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Cork Cross-Country of 1980 - Guest Article by John Walshe

Cork County Senior Cross-Country Championship 1980

 This article, by John Walshe, appeared in The Echo, on Monday November 30th 2020


richie crowley county senior xc champion 1980

Richie Crowley, celebrates his win


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(by John Walshe, The Echo, Monday 30/11/2020)


richie crowley cork athletics awards night 2019

Richie Crowley at Cork Athletics International Awards Night 2020, where the members of Cork's winning 1968 National XC Championhip team were honoured.

The Cork senior cross-country championship is usually the highlight of the winter season. Like most other events, this year it too has fallen victim of the many cancellations but hopefully it will go ahead after Christmas if current restrictions are eased.

To win the senior men’s race has never been easy, none more so than during the 1970s. The first nine years of that decade had seen Olympians Donie Walsh and John Hartnett claim seven titles between them, with the other two going to Ray Treacy.

One man who was always there or thereabouts during those years was Richard Crowley of St Finbarr’s, having been runner-up on three occasions along with two third place finishes.

But 40 years ago, on the last Sunday of November 1980, in dry and firm conditions at Clonakilty, the Blarney-man’s day finally came when he took the coveted title for the first time.

The absence of Leevale’s Walsh and Treacy made Crowley’s task somewhat easier but he still had to contend with some of the county’s top cross-country exponents of the day.

Along with Tony O’Leary (Leevale), Billy Bolster (Avondhu) and Liam O’Brien (Imokilly), Crowley was in the leading bunch from the start which was led by another Leevale athlete, Mick Lawton, a native of nearby Courtmacsherry.

With a mile-and-a-half of the 12km course left to run, Crowley made his move on a hill. He slowly pulled away to finish an untroubled winner having around 80 metres in hand over O’Leary with Lawton third and Pat Whyte (Imokilly) fourth.

Sean O’Flynn (fifth), Mick Walsh (seventh), Gene Mealy (10th) and Jerry Murphy (13th) provided the backing for O’Leary and Lawton to ensue the team award for Leevale as Crowley led St Finbarr’s to the silver medals.

A few years ago Crowley was the recipient of a Hall of Fame Award bestowed on him by his St Finbarr’s club. On that occasion he recalled his early days in the sport and growing up in Blarney. “The first time I ever ran was in the Blarney Sports as an U14, I remember standing on a peg with no shoes on and cutting my leg, I’ll never forget it.

“A neighbour of mine, Tim Crowley, who was a good cyclist, then asked me if I’d go to a local cross-country league on a Saturday. There were around 20 in the youths race and I came third behind George O’Riordan, who went on to play football for Cork, with Pat O’Connell in third.”

Richard Crowley would go on to represent Ireland on three occasions at the International (now World) Cross-Country Championships, at San Sebastian in Spain in 1971, at Ghent in Belgium in 1973 and at Chepstow in Wales in 1976.

He also ran for his country on the track and on the road and has the unique distinction of being the only runner to win three of the most iconic road races in the country – the Quinlan Cup at Tullamore, the 15-mile Cork to Cobh and the Ballycotton ‘10’.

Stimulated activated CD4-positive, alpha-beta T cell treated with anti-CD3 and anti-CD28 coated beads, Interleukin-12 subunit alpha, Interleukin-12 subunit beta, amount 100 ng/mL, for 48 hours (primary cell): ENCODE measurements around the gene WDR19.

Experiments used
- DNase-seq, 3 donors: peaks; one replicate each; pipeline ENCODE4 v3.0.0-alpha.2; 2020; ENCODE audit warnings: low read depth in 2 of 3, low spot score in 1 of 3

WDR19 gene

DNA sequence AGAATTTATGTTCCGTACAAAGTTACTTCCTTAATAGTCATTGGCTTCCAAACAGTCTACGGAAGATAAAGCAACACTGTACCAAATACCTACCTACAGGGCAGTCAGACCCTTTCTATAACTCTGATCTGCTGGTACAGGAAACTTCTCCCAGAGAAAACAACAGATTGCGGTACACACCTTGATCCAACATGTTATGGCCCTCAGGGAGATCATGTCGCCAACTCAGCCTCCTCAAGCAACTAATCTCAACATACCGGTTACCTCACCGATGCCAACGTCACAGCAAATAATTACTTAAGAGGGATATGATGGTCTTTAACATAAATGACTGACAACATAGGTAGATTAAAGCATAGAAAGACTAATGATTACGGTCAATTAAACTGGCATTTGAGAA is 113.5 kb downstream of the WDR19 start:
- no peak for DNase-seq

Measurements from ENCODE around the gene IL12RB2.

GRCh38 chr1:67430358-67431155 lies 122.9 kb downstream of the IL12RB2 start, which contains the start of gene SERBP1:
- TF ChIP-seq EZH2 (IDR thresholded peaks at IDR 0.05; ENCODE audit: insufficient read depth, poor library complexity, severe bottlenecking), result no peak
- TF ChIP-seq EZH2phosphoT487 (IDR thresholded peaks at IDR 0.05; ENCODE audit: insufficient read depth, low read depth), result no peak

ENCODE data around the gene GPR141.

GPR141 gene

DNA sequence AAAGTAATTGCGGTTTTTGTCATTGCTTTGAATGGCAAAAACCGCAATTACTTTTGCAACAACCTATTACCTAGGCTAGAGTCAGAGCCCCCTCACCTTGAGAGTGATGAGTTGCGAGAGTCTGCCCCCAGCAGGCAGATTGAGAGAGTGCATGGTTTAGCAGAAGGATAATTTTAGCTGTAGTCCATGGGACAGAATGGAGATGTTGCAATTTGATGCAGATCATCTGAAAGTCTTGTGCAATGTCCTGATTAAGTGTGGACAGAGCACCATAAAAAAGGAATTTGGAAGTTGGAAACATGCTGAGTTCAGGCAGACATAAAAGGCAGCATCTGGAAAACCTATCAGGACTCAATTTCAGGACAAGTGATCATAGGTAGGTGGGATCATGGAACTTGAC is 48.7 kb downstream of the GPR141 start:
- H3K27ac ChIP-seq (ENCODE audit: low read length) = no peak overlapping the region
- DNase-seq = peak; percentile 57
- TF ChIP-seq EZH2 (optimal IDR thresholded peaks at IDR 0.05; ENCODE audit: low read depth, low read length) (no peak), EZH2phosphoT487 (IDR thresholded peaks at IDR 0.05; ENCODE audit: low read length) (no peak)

Of his many victories over all surfaces, that Quinlan Cup victory still stands out as the most memorable. Winners at Tullamore over the years include the likes of Eamonn Coghlan, John Treacy, Ray Treacy and John Hartnett, and Crowley’s turn came in 1971.

“The first year I went to Tullamore, I finished 56th. I was 21st the following year, followed by a fifth in 1970, and then I won it. After that, I finished second, third and so on until I got out of the top half-dozen.”

Crowley never had a coach - “we learned as we went along” - and despite a busy working life as a commercial traveller he still managed to train 10 times a week.

“We trained as a group but I feel we didn’t do enough of speed work. I had a lot of trouble with my Achilles tendon so it was a case of run lively and be happy with it or else do speed work and get injured.”

For the record, the other winners at Clonakily that day four decades ago were Fionnuala Morrish of Leevale who led from the start to take the women’s 5km ahead of Valerie O’Mahony (Togher) with Catherine Hourihan in third leading St Finbarr’s to team honours.

Richard O’Flynn of the Bandon club, winner of the county novice the previous month, passed early leader Kieran Stack (St Finbarr’s) with a mile to go to add the junior 7.5km title with Leonard O’Regan (Leevale) in third.

It what was a good day all-round for the St Finbarr’s club, they also took the team honours to add to the women’s victory and to Crowley’s one and only historic senior crown. 

Other Guest Articles by John Walshe


Cork Marathon Magic in 1986 as Marion Lyons Wins - Guest Article by John Walshe

The 1985 Cork 800 Marathon - Guest Article by John Walshe

Tullamore Man Won First Cork Marathon - Guest Article by John Walshe

Pioneering Women of Cross-Country - Guest Article by John Walshe


Grange International Cross-Country of 1980 Recalled 40 Years On - Guest Article by John Walshe


Youghal AC's London Emer Casey 10k Exploits


30 Years Ago - Liam O'Brien Wins Cork County Senior Cross-Country Championship


50 Years Ago - When John Buckley Beat The Olympic Champion


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Munster Cross-Country of 1989


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Cork to Cobh 40 Years Ago


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Dick Hooper Speaks at St Finbarrs AC Function



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